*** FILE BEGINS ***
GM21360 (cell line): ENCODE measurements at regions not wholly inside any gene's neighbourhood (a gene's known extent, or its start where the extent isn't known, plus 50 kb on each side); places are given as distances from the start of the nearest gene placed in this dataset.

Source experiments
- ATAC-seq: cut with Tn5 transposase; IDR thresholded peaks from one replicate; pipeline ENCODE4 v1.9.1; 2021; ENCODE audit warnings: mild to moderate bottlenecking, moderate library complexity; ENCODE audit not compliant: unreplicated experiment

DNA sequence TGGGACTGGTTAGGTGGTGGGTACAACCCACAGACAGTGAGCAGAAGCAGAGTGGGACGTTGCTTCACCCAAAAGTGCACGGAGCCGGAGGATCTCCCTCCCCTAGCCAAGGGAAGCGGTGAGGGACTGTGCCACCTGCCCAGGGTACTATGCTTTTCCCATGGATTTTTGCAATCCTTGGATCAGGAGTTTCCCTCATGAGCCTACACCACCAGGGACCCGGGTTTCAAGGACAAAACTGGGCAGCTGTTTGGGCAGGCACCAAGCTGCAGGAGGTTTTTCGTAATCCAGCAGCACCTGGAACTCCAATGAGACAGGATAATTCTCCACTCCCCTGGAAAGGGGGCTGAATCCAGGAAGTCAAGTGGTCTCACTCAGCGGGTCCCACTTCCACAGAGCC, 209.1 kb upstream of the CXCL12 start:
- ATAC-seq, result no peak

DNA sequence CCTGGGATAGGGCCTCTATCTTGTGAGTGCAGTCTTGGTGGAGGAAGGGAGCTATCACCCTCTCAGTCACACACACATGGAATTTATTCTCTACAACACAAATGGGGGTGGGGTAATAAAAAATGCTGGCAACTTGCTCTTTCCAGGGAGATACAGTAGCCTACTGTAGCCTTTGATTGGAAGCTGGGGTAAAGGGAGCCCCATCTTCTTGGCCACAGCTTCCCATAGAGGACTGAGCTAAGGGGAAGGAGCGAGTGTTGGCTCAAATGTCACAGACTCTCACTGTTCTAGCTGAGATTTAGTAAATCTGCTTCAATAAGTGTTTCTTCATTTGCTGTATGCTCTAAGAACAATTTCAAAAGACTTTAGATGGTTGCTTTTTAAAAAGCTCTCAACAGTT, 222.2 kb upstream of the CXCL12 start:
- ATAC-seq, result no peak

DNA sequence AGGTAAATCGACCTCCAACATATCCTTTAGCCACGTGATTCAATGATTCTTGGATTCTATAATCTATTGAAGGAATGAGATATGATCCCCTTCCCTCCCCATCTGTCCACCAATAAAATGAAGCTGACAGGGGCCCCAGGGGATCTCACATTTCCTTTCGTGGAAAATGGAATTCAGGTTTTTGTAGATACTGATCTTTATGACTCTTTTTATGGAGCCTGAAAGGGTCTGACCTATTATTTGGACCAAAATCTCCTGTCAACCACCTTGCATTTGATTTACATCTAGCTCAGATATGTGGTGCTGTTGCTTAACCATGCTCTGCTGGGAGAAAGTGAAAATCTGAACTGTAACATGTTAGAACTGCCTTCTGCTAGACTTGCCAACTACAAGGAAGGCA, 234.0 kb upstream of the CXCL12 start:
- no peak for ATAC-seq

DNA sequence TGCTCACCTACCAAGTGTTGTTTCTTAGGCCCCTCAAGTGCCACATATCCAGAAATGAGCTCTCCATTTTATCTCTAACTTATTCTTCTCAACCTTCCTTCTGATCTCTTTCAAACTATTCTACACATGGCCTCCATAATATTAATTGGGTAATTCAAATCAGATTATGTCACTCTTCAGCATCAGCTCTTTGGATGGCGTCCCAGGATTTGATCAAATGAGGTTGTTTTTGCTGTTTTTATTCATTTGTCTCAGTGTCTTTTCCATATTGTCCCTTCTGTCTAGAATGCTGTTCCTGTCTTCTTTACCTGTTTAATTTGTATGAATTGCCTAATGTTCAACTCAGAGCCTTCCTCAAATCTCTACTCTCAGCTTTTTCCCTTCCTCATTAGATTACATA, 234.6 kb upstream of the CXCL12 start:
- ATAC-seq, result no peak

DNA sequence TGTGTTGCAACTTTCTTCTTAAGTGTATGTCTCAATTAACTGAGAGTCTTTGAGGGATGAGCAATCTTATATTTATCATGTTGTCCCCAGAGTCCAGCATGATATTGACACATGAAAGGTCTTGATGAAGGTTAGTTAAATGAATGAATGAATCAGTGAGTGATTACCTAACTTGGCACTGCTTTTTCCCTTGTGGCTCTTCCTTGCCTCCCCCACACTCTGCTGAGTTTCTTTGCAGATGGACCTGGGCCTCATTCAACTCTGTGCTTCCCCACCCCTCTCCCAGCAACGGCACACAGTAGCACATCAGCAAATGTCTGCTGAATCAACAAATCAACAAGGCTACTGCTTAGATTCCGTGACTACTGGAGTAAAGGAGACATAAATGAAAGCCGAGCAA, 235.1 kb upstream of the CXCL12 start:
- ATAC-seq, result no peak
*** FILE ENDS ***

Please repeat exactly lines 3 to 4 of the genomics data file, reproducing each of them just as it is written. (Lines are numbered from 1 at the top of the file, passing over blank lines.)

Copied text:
- ATAC-seq: cut with Tn5 transposase; IDR thresholded peaks from one replicate; pipeline ENCODE4 v1.9.1; 2021; ENCODE audit warnings: mild to moderate bottlenecking, moderate library complexity; ENCODE audit not compliant: unreplicated experiment

DNA sequence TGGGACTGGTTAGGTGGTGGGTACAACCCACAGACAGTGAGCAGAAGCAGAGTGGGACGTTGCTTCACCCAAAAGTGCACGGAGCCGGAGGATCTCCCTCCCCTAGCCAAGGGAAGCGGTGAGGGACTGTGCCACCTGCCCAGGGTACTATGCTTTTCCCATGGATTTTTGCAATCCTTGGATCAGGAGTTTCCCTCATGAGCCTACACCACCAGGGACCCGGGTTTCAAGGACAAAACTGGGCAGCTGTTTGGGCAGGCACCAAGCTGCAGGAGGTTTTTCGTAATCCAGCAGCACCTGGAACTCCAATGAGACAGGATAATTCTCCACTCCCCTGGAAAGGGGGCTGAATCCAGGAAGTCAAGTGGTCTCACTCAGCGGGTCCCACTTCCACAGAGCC, 209.1 kb upstream of the CXCL12 start: